A blue protein was purified from the Methylobacillus sp. strain SK1 that is grown on methanol in the presence of copper ion. This protein was found to be a monomer with a molecular weight of 13,500. The Isoelectric point of the protein was estimated to be 8.8. The spectrum of the protein that was treated with ferricyanide showed a broad peak around 620 nm, but that of the dithionite-treated protein revealed no peaks. It contained 0.83 mol of EDTA-stable copper per mol protein. Under air, the protein accelerated the inactivation of methanol dehydrogenase (MDH). The protein was reducible by phenazine methosulfate or by active MDH that was prepared from cells that were grown in the absence of added copper, but not by methanol, dichlorophenol indophenol, or inactive MDH that was prepared from cells that were grown in the presence of added copper. It was also reducible by active MDH in the presence of methanol. The absorption peak at 340 nm of the active MDH disappeared after the enzyme was treated with ferricyanide, hydrogen peroxide, or the purified blue protein. The inactive MDH also showed no peak at 340 nm. The 340-nm peak was not recovered after incubation of the inactive MDH and blue protein-treated active MDH with dithionite or methanol. The inactive MDH and blue protein-treated active MDH co-migrated with the active MDH preparation on nondenaturing polyacrylamide gel, and contained two non-identical subunits with molecular weights that were identical to those of the active MDH. The N-terminal amino acid sequence of the protein was Ala-Gly-Cys-Ser-Val-Asp-Val-Glu-Ala-Asn-Asp- Ala-Met-Gln-Phe. An analysis of the amino acid composition revealed that the protein contained no tryptophan. It contained three cysteines per mol protein. The blue protein in Methylobacillus sp. strain SK1 was produced only in the cells that were grown in the copper-supplemented medium.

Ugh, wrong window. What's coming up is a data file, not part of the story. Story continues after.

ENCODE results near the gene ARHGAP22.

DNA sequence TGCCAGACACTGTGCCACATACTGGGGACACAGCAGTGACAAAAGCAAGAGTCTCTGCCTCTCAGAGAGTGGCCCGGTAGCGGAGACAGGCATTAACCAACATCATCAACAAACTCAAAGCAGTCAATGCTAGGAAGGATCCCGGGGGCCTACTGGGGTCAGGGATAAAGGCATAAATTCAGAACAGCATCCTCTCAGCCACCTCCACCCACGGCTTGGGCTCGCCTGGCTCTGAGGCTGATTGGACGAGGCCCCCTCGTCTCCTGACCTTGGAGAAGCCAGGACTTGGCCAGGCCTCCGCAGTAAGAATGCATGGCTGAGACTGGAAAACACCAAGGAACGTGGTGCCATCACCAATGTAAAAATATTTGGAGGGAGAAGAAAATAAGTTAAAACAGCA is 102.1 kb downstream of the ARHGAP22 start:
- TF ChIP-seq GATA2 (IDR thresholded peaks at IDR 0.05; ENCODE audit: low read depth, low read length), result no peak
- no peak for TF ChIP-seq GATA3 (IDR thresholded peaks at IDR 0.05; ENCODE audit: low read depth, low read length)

|Number of pages||10|
|Journal||Molecules and cells|
|Publication status||Published - 2002 Oct|
All Science Journal Classification (ASJC) codes
- Molecular Biology
- Cell Biology